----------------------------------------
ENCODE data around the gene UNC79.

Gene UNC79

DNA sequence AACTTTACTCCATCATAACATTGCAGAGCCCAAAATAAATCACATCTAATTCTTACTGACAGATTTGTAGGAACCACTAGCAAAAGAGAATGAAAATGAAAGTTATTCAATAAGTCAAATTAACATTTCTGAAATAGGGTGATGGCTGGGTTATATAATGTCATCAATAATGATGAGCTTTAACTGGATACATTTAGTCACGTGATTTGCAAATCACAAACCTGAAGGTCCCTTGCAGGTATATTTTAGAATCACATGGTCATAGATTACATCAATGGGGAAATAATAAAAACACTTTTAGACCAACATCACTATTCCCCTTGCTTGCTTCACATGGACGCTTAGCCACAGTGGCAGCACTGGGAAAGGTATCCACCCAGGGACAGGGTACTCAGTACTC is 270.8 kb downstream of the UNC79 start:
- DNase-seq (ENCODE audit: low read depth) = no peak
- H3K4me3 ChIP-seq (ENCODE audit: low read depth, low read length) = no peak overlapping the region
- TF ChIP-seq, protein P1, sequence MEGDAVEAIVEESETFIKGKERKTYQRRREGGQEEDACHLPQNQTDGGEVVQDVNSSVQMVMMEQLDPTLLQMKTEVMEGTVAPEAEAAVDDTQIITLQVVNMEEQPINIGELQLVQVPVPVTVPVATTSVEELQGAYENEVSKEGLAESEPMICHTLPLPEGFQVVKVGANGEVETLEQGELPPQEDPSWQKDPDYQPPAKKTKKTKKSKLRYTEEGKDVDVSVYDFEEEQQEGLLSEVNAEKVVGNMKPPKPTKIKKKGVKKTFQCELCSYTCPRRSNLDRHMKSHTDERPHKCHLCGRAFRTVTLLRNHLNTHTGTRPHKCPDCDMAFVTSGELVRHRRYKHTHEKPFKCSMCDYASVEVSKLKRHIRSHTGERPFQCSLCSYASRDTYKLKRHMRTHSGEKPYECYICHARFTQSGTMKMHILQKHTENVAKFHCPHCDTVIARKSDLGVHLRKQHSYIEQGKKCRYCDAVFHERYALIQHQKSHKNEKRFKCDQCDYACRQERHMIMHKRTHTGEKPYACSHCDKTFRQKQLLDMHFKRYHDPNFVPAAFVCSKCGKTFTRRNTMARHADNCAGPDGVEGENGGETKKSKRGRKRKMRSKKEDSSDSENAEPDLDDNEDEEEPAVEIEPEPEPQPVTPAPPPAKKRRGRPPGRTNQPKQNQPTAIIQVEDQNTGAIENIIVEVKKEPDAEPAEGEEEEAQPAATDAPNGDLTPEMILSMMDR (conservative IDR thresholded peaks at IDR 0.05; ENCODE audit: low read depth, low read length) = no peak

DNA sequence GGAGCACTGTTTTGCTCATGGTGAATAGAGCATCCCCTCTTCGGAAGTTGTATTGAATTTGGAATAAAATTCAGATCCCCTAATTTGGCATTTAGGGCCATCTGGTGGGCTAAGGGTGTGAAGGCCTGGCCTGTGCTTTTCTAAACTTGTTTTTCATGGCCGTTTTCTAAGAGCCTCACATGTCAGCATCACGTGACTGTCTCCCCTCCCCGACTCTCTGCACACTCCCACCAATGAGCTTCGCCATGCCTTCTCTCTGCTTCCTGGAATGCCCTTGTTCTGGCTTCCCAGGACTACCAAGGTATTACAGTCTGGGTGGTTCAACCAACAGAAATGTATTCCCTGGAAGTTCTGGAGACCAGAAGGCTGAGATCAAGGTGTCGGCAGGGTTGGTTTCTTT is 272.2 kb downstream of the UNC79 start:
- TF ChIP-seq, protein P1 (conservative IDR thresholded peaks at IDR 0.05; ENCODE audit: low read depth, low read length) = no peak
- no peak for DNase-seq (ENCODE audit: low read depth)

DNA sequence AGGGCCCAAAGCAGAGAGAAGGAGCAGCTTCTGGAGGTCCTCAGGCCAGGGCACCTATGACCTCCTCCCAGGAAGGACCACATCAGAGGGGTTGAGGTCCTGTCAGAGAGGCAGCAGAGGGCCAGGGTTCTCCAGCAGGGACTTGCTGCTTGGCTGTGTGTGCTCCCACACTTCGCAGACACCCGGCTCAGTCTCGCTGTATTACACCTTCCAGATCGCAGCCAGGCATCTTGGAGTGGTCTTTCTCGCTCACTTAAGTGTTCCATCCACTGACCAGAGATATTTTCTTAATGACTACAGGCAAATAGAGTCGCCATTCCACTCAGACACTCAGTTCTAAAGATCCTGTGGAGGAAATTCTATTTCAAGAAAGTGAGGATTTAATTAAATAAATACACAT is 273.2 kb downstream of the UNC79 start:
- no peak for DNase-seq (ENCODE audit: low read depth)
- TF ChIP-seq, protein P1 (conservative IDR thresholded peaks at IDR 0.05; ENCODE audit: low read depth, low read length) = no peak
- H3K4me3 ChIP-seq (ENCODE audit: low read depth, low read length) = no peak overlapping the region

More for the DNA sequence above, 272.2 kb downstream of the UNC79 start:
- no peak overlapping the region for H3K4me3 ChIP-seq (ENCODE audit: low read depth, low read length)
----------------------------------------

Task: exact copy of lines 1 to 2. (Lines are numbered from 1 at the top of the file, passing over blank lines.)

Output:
ENCODE data around the gene UNC79.

Gene UNC79